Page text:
From noise ordinances to parking permits, here's the scoop about legally tying the knot at home.

When you're throwing an at-home wedding, one detail that's often overlooked until pretty late in the wedding-planning process is obtaining the necessary permits. Because every county and municipality has different requirements, you'll want to get onto this task as soon as possible so you can get a clear understanding of what your wedding's requirements will be. This could have implications for your end time, whether you can have a band play at your wedding, and so forth. Here's what you need to know about permits and regulations.

Check with your county.

The big three restrictions to look out for are parking, noise, and fire. Kelsey Sheofsky, event planner and owner of outdoor events and tenting company Shelter-Co., says, "There's usually information on your county website about noise ordinances and other regulations. Generally speaking, a party at your own home shouldn't be a problem if you follow the rules of your community regarding parking, noise, and fire."

Find out if the regulations are different if you're using a tent.

Depending on where you live, there may be different rules for events involving tents as they're considered a temporary structure. Sheofsky says, "The fire department will require you to pull permits for any party tents and open flame, but the vendors you hire will be able to assist in identifying these needs and pulling the permits." Depending on your county's rules, your local fire department may send out a fire marshal to visit the tent once it's setup for your wedding. They're looking to see that all exits are carefully marked, there's a fire extinguisher on the premises, candles are all appropriately enclosed, and more. The company that's installing the tent typically manages this process, and you may not even be aware that it's happening.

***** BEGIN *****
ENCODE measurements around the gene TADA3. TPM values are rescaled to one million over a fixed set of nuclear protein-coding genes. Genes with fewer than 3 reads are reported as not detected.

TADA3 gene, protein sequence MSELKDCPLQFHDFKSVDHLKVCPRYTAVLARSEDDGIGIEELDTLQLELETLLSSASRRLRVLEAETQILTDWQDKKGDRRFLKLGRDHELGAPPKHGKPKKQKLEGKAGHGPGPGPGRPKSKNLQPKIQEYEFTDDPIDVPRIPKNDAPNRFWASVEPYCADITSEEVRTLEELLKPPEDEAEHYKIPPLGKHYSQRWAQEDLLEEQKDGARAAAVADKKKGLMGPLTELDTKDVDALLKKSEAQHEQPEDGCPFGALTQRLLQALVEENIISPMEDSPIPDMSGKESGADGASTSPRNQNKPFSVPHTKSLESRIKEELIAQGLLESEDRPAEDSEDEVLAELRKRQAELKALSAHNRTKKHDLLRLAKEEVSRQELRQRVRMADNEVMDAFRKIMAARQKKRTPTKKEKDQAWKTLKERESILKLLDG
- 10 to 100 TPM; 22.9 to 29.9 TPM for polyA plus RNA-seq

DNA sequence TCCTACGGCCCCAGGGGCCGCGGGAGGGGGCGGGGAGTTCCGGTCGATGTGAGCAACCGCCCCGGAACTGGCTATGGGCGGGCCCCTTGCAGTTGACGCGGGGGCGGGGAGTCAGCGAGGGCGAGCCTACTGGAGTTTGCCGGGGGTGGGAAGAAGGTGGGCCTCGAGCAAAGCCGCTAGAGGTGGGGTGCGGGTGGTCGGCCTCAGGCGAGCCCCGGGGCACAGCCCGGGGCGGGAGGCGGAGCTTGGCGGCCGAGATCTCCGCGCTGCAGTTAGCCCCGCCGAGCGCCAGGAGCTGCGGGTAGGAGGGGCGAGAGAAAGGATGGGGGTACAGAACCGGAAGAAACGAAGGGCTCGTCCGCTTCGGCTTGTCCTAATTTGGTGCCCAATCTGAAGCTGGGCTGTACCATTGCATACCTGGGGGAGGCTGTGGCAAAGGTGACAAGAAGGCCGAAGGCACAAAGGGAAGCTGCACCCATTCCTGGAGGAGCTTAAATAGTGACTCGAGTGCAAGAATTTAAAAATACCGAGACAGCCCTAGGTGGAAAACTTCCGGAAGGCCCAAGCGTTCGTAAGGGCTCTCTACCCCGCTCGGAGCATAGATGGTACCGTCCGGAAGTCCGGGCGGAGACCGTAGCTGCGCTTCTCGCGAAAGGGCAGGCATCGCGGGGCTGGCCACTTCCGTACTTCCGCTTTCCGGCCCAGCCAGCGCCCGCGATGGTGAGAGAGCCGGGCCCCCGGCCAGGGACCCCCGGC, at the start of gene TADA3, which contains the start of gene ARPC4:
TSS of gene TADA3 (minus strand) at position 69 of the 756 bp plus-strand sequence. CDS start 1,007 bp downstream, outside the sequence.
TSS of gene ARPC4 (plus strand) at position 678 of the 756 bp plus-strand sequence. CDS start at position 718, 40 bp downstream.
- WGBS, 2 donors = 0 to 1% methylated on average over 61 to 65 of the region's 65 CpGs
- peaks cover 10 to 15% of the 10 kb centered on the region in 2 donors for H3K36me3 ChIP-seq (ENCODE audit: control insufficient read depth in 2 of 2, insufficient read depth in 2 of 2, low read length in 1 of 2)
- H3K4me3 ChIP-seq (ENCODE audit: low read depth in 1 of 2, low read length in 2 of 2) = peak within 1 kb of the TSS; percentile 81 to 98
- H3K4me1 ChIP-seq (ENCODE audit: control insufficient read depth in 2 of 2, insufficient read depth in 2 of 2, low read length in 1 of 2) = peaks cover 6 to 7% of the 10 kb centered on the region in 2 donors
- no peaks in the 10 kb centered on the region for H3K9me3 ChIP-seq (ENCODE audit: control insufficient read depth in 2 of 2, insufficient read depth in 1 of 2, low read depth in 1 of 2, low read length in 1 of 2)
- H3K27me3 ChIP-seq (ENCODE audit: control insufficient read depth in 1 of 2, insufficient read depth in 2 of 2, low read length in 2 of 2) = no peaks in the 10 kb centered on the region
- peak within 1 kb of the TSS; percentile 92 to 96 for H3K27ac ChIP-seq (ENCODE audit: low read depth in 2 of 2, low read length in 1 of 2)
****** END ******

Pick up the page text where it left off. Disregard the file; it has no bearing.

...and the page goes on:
Talk to the health department.

It's fairly uncommon that you'll need to pull permits from the health department, but there are some counties that require this if an event is bringing in portable restrooms. This is something the company you're renting the restrooms from will likely advise on, so no need to worry too much about this.

Be respectful of your neighbors.

If you happen to live in a county that's pretty relaxed with backyard wedding regulations, it's still important to be a good neighbor and be respectful, especially when it comes to noise and parking. Many couples hosting at-home weddings make it a point to check in with their neighbors prior to their wedding day and give them a contact person if there are any issues. It's usually best to let them know as much of the plan in advance as possible so they don't call the authorities about noise, or have any cars towed if accidentally parked on their property. Some couples will extend the invitation to neighbors they know well, while others may offer to put them up in a hotel for the night if they're worried about noise being an issue.


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